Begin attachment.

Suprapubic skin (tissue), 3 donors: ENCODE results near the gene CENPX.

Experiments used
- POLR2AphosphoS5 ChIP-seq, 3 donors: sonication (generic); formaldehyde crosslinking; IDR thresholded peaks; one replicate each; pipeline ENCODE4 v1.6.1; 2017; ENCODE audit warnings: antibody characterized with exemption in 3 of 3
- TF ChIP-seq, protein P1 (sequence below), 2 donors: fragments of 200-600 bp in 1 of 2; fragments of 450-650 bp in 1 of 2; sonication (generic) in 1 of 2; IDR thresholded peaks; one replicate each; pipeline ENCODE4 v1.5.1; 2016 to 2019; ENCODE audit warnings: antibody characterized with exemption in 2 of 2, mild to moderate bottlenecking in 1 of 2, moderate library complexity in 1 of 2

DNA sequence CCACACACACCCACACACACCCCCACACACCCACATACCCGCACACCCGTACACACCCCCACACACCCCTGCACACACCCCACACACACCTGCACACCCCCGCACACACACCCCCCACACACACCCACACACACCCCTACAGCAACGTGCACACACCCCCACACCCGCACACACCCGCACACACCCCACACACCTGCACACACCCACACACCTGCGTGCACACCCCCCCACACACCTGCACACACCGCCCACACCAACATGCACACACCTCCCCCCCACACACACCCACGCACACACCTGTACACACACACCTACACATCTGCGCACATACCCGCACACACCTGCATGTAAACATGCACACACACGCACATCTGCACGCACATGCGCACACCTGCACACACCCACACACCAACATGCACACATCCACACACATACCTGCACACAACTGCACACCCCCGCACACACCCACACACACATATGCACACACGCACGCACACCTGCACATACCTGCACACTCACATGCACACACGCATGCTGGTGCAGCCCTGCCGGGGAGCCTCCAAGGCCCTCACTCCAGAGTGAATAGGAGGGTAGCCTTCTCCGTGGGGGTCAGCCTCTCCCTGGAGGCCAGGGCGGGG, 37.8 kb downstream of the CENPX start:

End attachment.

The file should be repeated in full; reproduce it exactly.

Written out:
Suprapubic skin (tissue), 3 donors: ENCODE results near the gene CENPX.

Experiments used
- POLR2AphosphoS5 ChIP-seq, 3 donors: sonication (generic); formaldehyde crosslinking; IDR thresholded peaks; one replicate each; pipeline ENCODE4 v1.6.1; 2017; ENCODE audit warnings: antibody characterized with exemption in 3 of 3
- TF ChIP-seq, protein P1 (sequence below), 2 donors: fragments of 200-600 bp in 1 of 2; fragments of 450-650 bp in 1 of 2; sonication (generic) in 1 of 2; IDR thresholded peaks; one replicate each; pipeline ENCODE4 v1.5.1; 2016 to 2019; ENCODE audit warnings: antibody characterized with exemption in 2 of 2, mild to moderate bottlenecking in 1 of 2, moderate library complexity in 1 of 2

DNA sequence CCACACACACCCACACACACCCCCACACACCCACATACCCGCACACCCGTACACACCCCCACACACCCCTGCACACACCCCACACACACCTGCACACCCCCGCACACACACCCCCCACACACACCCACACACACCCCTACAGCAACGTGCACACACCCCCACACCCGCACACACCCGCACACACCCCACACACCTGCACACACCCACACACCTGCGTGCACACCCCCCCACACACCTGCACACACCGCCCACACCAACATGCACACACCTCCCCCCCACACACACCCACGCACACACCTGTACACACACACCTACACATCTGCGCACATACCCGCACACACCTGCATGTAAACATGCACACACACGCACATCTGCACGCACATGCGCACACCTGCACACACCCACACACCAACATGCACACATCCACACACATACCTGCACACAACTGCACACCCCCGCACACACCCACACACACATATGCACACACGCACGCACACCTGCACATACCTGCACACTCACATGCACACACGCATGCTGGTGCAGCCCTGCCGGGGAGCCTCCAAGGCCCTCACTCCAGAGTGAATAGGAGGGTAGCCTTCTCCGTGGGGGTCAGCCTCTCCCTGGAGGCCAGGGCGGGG, 37.8 kb downstream of the CENPX start: